Now that Tripoli has fallen to the rebels and Qaddafi is on his way out, many see vindication for the decision to intervene in Libya. Whether the decision intervene in Libya was wise for western governments is up for debate, but it is unquestionably clear that thanks, at least in part, to western aerial power, Qaddafi’s reign will soon come to an end. Libyans will soon begin the arduous task of building a new nation and, in this way, the intervention was successful. Let’s celebrate the end of Qaddafi’s regime, but please stop calling the international action “a humanitarian intervention.”
Sure, according to UN resolution 1973 the intervention was nothing but humanitarian. There was no mention of regime change, loss of legitimacy, or support for the rebels. Rather it was littered with terms such as “humanitarian,” “protection of civilians,” and “human rights.” After the international airstrikes stopped Qaddafi’s forces short of Benghazi, though, the mission quickly shifted from humanitarian to political. The UN resolution authorized a No Fly Zone (NFZ), reiterated the arms embargo, and froze the assets of several Libyan leaders. Yet after Benghazi was “saved,” NATO went on the offensive, shifting from the enforcement of a NFZ to attacking Qaddafi positions on the ground. Indeed, Qaddafi’s compound was hit with 64 airstrikes before the Brother Leader fled.
As soon as western leaders decided that the goal of the intervention was to remove Qaddafi from power, it ceased to be humanitarian. Today, then, proponents of the intervention should be celebrating the success of the regime change operation and not the humanitarian venture. Yet the western intervention is still being camouflaged as a humanitarian mission by many. Take, for example, Fareed Zakaria in Time Magazine:
The Libyan intervention offers a new model for the West. It was a humanitarian mission with strategic interests as well–support for the Arab Spring and the new aspirations of the people of the Middle East.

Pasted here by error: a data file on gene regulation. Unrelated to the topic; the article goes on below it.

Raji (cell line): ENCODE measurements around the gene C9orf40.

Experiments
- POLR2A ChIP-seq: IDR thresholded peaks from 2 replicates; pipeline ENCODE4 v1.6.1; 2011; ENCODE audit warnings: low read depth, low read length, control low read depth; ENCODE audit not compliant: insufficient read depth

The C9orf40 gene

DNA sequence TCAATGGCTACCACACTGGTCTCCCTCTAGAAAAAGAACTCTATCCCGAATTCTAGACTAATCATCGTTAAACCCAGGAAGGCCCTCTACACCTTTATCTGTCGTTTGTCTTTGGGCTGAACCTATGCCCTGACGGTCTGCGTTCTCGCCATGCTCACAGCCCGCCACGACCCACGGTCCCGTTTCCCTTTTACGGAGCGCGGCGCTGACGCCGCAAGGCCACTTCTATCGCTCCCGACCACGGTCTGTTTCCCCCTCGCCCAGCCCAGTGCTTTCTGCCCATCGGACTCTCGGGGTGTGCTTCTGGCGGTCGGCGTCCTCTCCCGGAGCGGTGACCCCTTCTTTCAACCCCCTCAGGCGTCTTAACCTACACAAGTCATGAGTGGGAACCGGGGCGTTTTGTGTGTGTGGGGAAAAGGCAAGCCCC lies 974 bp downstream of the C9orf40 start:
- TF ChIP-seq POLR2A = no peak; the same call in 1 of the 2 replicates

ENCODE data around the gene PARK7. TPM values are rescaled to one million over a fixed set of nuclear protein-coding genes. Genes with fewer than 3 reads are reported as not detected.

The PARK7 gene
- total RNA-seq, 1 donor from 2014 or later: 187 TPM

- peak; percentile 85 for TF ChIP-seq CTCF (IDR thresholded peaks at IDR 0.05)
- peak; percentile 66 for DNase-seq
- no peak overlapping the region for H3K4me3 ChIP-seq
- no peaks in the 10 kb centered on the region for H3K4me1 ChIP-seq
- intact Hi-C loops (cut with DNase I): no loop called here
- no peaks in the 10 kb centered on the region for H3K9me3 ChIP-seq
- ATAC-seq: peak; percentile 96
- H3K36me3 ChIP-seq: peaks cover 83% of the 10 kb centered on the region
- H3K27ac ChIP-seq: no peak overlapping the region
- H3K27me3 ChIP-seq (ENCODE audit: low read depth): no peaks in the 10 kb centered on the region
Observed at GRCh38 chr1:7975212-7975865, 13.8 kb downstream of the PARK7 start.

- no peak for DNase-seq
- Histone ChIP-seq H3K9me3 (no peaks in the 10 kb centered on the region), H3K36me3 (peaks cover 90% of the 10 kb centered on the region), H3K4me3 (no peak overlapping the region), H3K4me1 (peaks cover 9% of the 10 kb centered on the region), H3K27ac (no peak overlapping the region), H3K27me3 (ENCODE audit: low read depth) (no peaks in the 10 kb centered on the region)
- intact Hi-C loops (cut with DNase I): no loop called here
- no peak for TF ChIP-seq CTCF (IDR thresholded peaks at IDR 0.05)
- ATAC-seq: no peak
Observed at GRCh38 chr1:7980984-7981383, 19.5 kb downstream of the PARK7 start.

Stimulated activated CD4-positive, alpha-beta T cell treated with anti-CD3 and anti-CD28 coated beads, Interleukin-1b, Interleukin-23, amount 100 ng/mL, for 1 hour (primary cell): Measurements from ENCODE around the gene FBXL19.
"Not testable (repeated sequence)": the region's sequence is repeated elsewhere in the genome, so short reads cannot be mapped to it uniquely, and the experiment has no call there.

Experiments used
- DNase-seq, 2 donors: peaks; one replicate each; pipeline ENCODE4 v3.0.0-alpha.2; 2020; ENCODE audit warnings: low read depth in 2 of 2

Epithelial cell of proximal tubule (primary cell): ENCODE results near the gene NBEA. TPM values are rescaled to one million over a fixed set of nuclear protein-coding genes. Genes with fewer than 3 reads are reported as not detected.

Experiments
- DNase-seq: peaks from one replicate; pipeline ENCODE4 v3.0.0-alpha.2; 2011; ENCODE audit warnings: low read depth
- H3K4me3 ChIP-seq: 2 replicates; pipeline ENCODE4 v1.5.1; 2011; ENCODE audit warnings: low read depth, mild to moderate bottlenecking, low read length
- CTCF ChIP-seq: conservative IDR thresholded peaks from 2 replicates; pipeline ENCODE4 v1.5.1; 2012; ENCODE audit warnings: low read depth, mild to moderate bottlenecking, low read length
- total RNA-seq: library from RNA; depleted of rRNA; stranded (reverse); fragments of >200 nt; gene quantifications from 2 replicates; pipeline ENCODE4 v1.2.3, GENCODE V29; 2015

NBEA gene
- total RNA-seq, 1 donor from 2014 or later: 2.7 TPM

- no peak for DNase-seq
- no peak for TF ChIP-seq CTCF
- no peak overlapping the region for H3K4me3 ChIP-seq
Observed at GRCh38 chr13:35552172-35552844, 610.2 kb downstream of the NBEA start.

The intervention in Libya was a strategic, political intervention with some collateral humanitarian consequences disguised as the reverse in order to maintain support. Support for the Arab Spring was an integral part of the decision to bomb Qaddafi out of Tripoli, but that is not a humanitarian goal. Naturally, it sounds better to describe the war as a humanitarian success – and the people of Libya are likely better off in the long run without Qaddafi running the country – but to continue to describe the mission as humanitarian is disingenuous and falls in line with Obama’s attempt to classify the intervention as “kinetic military action.” Yet even the White House, in its defense of the “kinetic military action,” dropped the humanitarian facade, noting that the goal of the intervention was to remove Qaddafi.
Let me be clear, after taking Tripoli the people of Libya have reason to celebrate, but it is doubtful that the rebels would have been able to succeed in removing Qaddafi if NATO had not allowed the intervention to evolve away from its humanitarian justification. NATO military actions went far beyond what was authorized by by UN 1973 and could be considered to be in breach of international law.
By continuing to call the intervention in Libya a humanitarian success, we are not accurately describing the reality of western goals or actions. Moreover, using the humanitarian misnomer to describe NATO’s war actually discredits other potential humanitarian actions. Robert Danin of the Council on Foreign Relations notes that the slip away from the original humanitarian justifications of the Libyan intervention makes future humanitarian interventions less likely:
But what started under the pretext of a humanitarian intervention clearly became a “regime change” operation. That will make it much more difficult in the future to get the kind of Security Council backing that you had with Resolution 1973, because the argument will be that the United States and its allies basically gained UN support for humanitarian intervention but immediately used it to legitimize a regime change operation.
After the first week of the international intervention, there ceased to be anything humanitarian about it. Rebel control of Tripoli is in no way a humanitarian success or a vindication of the Responsibility to Protect (R2P) doctrine; indeed, categorizing a regime change operation as a humanitarian intervention inhibits future, real humanitarian action. In the days after the fall of Qaddafi, let’s watch the rebels track down the Brother Leader and his sons, celebrate as Libyan embassies remove the green flag of the permanent revolution and even speculate about the clear advantages of the American strategy employed in Libya. But let’s call the western intervention what it was: nothing more than a successful regime change operation.
Photo from Round Tree